It has recently been reported that the Brazilian government and the World Wide Fund for Nature (aka WWF) created a new fund that will protect around 150 million acres of the Amazon Rainforest, about 15%. It will specifically support the Amazon Region Protected Areas program (ARPA). It all began in 1998, when Brazilian president Fernando Henrique Cardoso pledged to triple the size of the Brazilian Amazon under protection.
Four years later in 2002 the ARPA program was created and consists of key groups ranging from government agencies to NGOs representing civil society, local communities and major donors. The objective was to secure permanent financing for smart management of reserves that would conserve precious Amazon and keep money-driven careless deforestation out.
The Amazon is a necessity of Earth as it brings balance to living systems. It’s importance cannot be overemphasized. Whether you live there or not you rely on the Amazon for a number of reasons. Humans depend on the economic and ecological “services” the Amazon provides: a steady supply of freshwater, including almost 20 percent of the world’s river water; timber provision; disease treatments; plant pollination; recreation and tourism; and more.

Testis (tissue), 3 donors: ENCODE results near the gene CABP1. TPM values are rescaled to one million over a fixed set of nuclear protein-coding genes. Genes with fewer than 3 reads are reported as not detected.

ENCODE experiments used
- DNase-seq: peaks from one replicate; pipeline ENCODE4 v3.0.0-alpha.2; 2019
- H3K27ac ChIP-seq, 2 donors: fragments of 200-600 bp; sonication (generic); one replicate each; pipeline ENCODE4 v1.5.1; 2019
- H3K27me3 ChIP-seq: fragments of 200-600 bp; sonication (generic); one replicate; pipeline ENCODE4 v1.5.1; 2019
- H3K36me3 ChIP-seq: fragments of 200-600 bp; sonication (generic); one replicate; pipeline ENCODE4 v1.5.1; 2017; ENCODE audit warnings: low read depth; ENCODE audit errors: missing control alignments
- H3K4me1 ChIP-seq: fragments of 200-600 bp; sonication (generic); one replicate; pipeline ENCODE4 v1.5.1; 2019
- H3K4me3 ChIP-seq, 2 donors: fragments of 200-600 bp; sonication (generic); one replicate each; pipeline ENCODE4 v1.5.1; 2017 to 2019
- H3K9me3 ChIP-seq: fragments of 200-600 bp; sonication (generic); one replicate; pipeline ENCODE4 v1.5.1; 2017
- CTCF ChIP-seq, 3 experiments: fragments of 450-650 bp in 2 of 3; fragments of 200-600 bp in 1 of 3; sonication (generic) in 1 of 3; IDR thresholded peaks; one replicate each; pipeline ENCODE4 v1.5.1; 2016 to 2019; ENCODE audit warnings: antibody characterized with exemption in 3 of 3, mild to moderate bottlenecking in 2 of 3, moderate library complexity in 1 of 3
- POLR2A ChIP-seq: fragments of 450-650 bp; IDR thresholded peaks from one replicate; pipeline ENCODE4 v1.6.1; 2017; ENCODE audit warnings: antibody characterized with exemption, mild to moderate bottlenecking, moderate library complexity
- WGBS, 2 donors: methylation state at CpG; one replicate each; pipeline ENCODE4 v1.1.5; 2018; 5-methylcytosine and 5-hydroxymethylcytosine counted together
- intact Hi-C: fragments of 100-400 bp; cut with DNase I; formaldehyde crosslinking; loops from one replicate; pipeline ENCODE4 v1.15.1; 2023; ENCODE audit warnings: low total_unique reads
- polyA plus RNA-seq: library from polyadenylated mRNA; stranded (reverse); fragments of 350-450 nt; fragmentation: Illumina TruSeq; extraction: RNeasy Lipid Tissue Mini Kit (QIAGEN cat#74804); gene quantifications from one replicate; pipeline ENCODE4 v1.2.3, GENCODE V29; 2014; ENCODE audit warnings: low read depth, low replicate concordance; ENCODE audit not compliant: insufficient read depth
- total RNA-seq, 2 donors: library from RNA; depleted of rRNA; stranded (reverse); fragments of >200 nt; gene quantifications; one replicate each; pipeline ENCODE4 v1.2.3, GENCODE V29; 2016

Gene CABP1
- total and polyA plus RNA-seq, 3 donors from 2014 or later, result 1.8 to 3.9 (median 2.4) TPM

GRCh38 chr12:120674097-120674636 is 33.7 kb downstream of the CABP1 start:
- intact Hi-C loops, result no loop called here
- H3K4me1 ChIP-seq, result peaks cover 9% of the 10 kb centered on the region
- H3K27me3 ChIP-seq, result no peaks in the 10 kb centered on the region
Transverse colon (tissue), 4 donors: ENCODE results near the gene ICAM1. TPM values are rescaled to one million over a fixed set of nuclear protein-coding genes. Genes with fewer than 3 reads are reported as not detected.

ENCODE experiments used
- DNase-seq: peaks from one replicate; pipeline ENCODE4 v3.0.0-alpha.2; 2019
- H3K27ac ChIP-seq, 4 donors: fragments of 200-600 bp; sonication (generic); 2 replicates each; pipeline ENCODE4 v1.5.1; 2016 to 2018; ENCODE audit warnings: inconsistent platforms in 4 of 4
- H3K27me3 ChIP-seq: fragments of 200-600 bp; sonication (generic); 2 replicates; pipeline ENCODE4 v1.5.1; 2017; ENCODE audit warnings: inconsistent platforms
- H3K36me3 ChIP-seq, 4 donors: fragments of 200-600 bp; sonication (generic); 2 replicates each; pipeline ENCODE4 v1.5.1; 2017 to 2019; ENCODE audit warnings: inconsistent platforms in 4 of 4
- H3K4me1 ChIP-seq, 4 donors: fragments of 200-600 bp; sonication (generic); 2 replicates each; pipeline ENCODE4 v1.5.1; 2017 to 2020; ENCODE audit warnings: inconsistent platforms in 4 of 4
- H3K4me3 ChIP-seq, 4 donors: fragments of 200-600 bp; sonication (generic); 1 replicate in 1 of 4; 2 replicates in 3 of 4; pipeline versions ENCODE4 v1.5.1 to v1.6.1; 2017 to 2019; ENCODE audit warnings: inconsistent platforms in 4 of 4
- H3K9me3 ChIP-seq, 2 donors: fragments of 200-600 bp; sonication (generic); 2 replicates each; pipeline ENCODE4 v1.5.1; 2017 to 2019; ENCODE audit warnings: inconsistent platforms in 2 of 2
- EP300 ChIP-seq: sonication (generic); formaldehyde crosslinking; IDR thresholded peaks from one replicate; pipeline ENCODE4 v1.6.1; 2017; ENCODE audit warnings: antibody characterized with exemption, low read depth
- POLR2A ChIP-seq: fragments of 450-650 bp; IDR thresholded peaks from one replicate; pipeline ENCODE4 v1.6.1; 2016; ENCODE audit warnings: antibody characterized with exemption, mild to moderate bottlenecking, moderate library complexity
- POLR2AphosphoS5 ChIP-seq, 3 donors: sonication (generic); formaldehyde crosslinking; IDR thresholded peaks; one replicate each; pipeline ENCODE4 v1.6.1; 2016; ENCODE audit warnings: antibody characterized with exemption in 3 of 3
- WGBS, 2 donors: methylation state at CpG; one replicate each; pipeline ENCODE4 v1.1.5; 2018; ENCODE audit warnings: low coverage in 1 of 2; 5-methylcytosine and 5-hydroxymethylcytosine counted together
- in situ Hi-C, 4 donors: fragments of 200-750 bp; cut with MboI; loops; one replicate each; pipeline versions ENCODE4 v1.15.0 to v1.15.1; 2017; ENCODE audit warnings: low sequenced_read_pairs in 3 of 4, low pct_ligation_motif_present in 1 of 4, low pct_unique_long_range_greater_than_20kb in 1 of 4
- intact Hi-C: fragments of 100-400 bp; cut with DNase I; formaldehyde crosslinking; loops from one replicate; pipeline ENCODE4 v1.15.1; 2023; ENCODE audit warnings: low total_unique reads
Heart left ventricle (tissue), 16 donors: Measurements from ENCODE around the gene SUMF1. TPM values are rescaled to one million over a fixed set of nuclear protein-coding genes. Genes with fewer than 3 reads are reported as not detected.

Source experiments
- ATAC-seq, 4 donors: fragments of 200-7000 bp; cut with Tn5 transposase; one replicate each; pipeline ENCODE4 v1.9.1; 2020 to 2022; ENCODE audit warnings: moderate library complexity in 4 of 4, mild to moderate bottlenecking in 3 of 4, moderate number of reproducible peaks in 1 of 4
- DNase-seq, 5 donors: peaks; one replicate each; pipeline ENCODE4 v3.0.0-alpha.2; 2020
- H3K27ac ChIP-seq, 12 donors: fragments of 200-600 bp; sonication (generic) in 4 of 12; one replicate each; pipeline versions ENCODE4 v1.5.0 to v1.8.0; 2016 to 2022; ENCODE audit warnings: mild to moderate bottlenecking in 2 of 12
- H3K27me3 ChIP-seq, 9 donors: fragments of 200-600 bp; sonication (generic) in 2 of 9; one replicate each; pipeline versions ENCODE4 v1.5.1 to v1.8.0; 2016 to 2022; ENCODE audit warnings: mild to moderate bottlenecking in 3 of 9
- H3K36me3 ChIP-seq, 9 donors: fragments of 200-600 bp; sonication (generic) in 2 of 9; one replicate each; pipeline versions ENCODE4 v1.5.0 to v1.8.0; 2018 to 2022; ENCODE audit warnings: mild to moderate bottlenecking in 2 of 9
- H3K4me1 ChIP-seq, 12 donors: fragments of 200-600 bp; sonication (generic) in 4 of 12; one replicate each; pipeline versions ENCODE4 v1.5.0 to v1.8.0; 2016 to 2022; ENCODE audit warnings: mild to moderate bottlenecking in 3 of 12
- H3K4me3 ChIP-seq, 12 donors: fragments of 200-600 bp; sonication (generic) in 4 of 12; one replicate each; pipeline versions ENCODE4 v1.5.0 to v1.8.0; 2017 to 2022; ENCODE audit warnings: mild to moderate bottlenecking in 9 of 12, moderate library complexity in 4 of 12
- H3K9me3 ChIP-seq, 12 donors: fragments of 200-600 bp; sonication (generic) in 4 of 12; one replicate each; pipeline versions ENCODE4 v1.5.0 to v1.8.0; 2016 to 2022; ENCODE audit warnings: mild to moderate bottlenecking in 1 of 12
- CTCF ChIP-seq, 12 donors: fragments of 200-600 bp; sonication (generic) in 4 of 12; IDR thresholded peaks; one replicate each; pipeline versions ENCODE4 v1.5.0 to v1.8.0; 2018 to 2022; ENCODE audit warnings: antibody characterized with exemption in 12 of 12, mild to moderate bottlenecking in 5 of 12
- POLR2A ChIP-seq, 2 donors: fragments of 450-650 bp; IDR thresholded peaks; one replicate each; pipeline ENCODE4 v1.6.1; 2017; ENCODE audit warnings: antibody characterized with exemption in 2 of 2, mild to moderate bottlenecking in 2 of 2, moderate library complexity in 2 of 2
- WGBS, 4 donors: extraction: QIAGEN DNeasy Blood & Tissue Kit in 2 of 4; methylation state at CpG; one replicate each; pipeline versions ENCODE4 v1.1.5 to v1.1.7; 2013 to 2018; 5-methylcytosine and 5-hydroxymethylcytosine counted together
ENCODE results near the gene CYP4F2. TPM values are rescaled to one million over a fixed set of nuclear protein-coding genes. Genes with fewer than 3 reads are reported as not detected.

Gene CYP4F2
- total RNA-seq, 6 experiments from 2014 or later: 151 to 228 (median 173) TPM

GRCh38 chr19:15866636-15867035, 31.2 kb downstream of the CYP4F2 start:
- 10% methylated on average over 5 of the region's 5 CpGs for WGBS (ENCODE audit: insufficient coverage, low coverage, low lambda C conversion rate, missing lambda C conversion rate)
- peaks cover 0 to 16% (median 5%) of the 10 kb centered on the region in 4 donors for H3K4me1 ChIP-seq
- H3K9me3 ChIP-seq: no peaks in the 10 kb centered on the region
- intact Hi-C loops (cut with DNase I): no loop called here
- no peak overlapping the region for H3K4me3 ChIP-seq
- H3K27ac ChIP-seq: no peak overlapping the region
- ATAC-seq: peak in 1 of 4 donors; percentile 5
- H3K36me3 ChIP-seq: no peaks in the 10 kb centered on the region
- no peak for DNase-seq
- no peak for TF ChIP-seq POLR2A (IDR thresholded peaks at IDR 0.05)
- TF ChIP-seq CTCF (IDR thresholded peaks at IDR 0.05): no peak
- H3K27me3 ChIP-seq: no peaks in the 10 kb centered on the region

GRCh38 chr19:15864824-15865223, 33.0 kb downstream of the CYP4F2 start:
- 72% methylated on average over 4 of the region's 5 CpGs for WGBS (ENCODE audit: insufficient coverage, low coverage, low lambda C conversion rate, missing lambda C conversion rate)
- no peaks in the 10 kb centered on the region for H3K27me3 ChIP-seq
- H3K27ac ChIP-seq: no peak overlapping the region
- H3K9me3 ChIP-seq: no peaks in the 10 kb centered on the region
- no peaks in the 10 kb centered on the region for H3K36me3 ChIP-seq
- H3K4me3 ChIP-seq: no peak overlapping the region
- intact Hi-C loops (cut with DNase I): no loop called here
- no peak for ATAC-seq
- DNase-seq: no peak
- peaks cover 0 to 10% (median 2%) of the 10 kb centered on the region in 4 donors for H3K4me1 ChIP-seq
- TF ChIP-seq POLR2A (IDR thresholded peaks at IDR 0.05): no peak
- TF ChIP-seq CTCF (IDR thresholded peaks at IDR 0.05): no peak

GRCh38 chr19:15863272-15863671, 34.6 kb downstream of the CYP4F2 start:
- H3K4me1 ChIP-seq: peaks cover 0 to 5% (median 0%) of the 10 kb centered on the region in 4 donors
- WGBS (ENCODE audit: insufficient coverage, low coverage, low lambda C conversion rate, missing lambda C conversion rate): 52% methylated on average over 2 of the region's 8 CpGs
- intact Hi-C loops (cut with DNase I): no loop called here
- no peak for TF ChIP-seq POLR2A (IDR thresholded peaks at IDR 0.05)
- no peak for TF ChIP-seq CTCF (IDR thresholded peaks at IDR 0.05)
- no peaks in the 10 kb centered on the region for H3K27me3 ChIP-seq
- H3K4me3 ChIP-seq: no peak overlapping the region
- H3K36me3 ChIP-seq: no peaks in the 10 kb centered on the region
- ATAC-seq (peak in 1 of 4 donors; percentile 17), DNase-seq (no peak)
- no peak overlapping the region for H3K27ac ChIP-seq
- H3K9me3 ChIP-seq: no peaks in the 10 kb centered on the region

The most critical of these services are global climate regulation and carbon removal. NASA reports, “A new NASA-led study seven years in the making has confirmed that natural forests in the Amazon remove more carbon dioxide from the atmosphere than they emit, therefore reducing global warming. This finding resolves a long-standing debate about a key component of the overall carbon balance of the Amazon basin.” Additionally, the Amazon literally influences rainfall and weather patterns around the world. ARPA will help ensure balance as best as possible.
At the end of the day, the protected area is only a small percent of the full Amazon and battles to stop destruction of the area continue to threaten indigenous people continue.
President Dilma Rousseff makes promises for the type of future that we want through growth, inclusion and protection; however at the same time is pushing through construction of the destructive Belo Monte Dam in the Amazon – without the approval of the tens of thousands of people who would be affected. According to Amazon Watch, “The Brazilian environmental agency IBAMA granted the project an installation license in June 2011, and construction of temporary earthen cofferdams initiated in July 2011. A series of occupation activities started in 2012 led by the region’s indigenous peoples and other traditional communities. These occupations have delayed the project. Legal challenges from civil society groups and Brazilian public attorneys have also delayed the project with temporary injunctions, while one lawsuit over indigenous consultation currently awaits trial in Brazil’s Supreme Court.”
Watch the video below to learn more and visit here to learn more about the crisis and how you can help.
Watch this video provided by Amazon Watch which talks about the fight against the Belo Monte Dam